If you’re dealing with purple tomato seedlings and you’re not sure of the cause, try eliminating them one by one, starting with fertilizing. Remember, you should only start fertilizing your tomato seedlings once they’ve grown two sets of leaves, and even then, use the fertilizer at half strength.

Know what’s in your starting mix before using it – some starting mixes like pure coco coir or peat starting mix don’t have any nutrients in them, while others have added nutrients. You may have your own recipe with added compost or fertilizer – I like to mix coco coir with vermicompost and perlite (or sand). If your starting mix recipe already contains fertilizer, it’s best to delay feeding your tomato seedlings.

Phosphorous deficiency

Tomato seedlings with a phosphorous deficiency often have stems and bottom leaves going purple. If you suspect phosphorous to be the cause of this, you can try feeding your seedlings.

You don’t need to feed your tomatoes pure phosphorous. Instead, choose a general fertilizer with a good NPK ratio. See that your fertilizer has a higher percentage of phosphorous and a lower ratio of nitrogen.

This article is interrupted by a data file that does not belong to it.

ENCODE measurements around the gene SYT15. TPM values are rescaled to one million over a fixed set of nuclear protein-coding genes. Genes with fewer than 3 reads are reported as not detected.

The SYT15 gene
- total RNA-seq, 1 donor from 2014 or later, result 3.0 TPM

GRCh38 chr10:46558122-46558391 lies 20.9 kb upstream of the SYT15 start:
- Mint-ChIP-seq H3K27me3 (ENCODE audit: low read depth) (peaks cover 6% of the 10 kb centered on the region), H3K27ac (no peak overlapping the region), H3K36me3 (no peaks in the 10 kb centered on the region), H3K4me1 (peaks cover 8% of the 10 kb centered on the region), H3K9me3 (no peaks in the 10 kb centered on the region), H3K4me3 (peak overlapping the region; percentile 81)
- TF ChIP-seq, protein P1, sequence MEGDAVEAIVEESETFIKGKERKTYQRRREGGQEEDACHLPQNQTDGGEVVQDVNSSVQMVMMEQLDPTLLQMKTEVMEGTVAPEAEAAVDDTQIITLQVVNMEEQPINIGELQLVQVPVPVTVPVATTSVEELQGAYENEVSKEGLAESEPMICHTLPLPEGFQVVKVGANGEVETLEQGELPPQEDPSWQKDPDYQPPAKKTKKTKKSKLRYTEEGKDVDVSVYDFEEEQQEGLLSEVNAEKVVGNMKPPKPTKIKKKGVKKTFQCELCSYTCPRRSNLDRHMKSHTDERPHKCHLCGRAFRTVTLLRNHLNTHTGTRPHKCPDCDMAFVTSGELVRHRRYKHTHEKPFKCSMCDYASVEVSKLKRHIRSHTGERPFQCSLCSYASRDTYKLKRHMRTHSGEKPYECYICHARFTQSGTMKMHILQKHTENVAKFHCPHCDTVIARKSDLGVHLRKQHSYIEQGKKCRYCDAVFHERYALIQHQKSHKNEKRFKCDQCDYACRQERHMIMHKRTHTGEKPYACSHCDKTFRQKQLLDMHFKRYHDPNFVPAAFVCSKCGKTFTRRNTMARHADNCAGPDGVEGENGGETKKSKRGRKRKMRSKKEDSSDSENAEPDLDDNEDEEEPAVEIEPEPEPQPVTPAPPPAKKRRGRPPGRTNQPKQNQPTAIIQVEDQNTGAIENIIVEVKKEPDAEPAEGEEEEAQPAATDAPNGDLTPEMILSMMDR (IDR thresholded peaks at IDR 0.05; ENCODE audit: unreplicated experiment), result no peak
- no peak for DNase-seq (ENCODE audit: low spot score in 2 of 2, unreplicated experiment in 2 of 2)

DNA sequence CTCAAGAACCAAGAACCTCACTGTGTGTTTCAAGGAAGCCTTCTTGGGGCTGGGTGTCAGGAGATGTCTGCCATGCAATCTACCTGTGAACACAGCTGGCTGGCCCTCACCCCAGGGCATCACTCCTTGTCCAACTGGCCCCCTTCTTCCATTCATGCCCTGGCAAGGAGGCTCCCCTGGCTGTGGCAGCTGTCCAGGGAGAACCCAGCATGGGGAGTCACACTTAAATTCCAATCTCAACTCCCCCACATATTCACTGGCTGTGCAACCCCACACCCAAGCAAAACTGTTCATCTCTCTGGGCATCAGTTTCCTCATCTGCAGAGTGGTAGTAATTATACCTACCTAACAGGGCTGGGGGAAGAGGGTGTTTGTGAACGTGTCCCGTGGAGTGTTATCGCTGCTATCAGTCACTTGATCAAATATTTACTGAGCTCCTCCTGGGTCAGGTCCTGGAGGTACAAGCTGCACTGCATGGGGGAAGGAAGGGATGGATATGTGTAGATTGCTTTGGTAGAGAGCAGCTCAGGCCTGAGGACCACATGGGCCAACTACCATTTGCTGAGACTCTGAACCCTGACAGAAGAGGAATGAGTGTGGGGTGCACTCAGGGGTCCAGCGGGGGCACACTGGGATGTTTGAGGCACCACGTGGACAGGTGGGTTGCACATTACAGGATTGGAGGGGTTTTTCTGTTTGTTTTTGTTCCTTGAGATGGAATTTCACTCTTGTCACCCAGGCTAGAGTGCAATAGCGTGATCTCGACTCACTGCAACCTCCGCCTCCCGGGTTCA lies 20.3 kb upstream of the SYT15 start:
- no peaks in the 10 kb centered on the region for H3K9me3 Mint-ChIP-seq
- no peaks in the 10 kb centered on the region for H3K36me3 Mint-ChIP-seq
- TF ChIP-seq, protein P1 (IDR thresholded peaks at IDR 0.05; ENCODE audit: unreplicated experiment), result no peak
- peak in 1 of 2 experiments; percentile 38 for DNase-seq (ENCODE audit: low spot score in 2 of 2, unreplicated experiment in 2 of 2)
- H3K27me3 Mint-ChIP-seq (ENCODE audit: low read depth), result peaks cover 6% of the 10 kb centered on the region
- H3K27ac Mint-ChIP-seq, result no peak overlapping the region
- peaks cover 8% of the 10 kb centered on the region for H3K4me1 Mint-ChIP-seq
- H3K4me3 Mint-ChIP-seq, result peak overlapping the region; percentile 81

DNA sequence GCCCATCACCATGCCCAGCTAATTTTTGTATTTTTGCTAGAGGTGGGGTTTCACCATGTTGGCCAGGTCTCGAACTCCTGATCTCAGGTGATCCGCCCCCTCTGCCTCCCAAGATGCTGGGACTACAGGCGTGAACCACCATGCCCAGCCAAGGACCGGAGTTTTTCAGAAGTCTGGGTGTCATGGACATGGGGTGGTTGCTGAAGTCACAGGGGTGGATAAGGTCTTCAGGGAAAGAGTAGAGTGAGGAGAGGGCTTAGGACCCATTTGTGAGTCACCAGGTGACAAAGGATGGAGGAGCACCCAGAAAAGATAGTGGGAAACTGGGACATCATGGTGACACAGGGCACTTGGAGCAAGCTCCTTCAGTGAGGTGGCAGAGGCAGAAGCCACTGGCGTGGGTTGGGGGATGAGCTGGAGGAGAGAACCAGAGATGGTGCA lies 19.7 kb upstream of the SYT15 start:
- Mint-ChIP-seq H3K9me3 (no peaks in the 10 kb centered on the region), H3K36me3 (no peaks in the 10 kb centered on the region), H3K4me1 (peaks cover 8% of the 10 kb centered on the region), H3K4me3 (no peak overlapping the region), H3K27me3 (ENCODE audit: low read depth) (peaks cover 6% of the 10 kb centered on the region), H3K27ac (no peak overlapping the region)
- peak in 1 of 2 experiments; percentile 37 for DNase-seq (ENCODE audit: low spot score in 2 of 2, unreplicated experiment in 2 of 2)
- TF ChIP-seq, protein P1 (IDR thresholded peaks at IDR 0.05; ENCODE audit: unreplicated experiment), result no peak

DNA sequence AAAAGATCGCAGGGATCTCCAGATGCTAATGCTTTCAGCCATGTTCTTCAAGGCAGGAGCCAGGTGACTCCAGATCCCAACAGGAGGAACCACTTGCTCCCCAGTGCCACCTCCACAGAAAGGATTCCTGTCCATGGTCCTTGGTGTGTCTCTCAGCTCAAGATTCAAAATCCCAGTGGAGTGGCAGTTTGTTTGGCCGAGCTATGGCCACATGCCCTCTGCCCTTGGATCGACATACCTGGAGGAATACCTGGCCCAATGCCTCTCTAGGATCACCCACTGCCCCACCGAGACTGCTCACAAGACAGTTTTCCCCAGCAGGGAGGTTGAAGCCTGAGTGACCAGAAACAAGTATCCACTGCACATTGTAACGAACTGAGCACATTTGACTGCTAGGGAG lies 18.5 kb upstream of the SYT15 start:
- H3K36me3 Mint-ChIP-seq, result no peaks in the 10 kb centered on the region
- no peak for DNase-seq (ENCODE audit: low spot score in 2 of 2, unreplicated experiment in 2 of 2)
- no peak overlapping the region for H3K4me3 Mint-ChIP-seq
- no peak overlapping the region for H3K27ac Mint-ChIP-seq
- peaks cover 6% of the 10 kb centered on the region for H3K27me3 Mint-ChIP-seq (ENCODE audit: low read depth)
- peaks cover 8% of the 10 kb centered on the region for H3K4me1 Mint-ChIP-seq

There are a lot of synthetic fertilizers out there, but if you’re looking for something more natural, fish and seaweed fertilizers are a fantastic organic option for feeding your tomato seedlings and tomato mature plants. I like to use them because they’re in liquid form and you just mix them with water – easy and convenient!

Here’s an all-purpose fish fertilizer that works well at the seedling stage, but be careful not to overdo it. Later on, try a Tomato & Veg formula that’s designed for mature tomato plants – you can start applying it as soon as transplanting your tomatoes outside. Fertilize every 2 weeks for best results.

With any fertilizers you use during the seedling stage, make sure to dilute them at half strength until they are about 8-10 inches tall, after which you can switch to a full-strength fertilizer. It’s always better to underfertilize your tomato seedlings, as overfertilizing does more damage than good.

Magnesium deficiency

Magnesium is a crucial nutrient that is involved in chlorophyll production. When lacking, leaves can show a purple or brown tint. To make sure your tomato seedlings have enough magnesium, you can treat them with a foliar feed. Foliar feeding simply means you spray the leaves with a liquid fertilizer. Here’s how to do it:

Mix half a spoon of Epsom salt with a gallon of water (this will create a half-strength feed) and fill a spray bottle with your Epsom salt solution. Use it as a foliar feed on the leaves of your tomato seedlings.

You can use this half-strength foliar feed in conjunction with the phosphorous feed described above – once every two weeks. Once your seedlings are potted on and taller than 10 inches, you can switch to full strength for both feeds.

The soil is too cold